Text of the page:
During a shareholder meeting in St. Louis on Thursday, Disney CEO Bob Iger was confronted about the company's stance on ABC stars Jimmy Kimmel and Joy Behar having previously worn blackface.
Justin Danhof, general counsel for the National Center for Public Policy Research, pressed Iger on Kimmel and Behar wearing blackface.
"Mr. Iger, with all of the pride that you place on racial diversity at Disney... I find it puzzling that the company seems ok with Kimmel's and Behar's previous racist actions," Danhof said. "Can you comment on their use of blackface? And are they held to a different standard than politicians and newscasters because they are comedians?"
This question most likely comes off the heels of several similar scandals involving Virginian politicians. Both Governor Ralph Northam (D) and Attorney General Mark Herring have admitted to wearing blackface during their college years. However, both of them have refused to resign despite building pressure to do so. Northam recently reached out to his predecessor Robert McDonnell (R) for help in reconciling his use of blackface in medical school.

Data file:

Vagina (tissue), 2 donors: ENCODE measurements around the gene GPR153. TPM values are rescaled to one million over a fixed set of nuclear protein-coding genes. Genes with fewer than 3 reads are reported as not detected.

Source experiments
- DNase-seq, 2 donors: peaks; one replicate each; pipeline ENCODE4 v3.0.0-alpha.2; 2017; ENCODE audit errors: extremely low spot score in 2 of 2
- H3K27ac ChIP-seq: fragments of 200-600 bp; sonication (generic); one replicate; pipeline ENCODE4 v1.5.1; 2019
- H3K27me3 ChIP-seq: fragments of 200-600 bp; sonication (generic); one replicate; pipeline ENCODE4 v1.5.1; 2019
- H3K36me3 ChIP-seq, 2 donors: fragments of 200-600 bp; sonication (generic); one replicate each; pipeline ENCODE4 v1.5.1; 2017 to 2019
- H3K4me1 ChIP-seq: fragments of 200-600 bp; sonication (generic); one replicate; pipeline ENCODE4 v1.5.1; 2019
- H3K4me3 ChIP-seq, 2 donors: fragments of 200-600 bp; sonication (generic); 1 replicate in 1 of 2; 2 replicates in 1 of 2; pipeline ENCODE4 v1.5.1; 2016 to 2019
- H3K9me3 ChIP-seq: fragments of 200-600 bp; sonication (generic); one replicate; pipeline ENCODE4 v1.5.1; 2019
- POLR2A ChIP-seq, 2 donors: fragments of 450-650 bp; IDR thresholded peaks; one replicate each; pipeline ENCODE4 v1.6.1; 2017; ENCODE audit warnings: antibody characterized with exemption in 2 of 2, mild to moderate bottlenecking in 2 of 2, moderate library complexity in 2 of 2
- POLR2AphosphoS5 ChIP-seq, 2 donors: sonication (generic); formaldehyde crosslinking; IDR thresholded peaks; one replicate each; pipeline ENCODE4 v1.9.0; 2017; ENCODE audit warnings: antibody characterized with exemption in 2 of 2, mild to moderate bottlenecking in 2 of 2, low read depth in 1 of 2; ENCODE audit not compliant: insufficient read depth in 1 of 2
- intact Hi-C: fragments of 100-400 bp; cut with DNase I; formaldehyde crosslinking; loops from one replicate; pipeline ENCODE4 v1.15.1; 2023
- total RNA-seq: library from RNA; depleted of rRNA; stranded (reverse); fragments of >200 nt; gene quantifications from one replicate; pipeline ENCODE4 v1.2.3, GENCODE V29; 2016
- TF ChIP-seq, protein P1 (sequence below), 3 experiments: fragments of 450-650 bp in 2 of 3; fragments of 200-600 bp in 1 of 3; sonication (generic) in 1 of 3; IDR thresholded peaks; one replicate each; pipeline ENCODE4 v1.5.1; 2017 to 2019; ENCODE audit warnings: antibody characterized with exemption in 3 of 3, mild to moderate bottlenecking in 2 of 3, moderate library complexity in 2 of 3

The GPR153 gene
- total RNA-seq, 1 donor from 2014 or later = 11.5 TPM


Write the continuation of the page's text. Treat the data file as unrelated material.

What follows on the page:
"We don't condone the use of blackface under any circumstances in our world today," Iger replied. "We take into account the context in all cases when we become aware of people that have been in blackface in public. And the specific incidents that you raised we chose to deal with privately." Iger refused to disclose what actions they had taken about the incidents.
The particular incidents Danhof was referring to happened on separate occasions. While hosting "The Man Show" on Comedy Central, Kimmel wore blackface to portray Karl Malone, a former NBA player. Behar, one of the panelists on "The View," openly showed a picture of herself in darker makeup for a Halloween costume in the 1970s.
"We obviously take situations like this very seriously," Iger later continued. "We've taken swift actions as a company at any point when we feel the behavior of someone that works for us is a discredit to our company, themselves, people who work for us, our customers, or society."
ABC, one of Disney's many subsidiaries, hosts both "The View" and "Jimmy Kimmel Live!", a late-night talk show.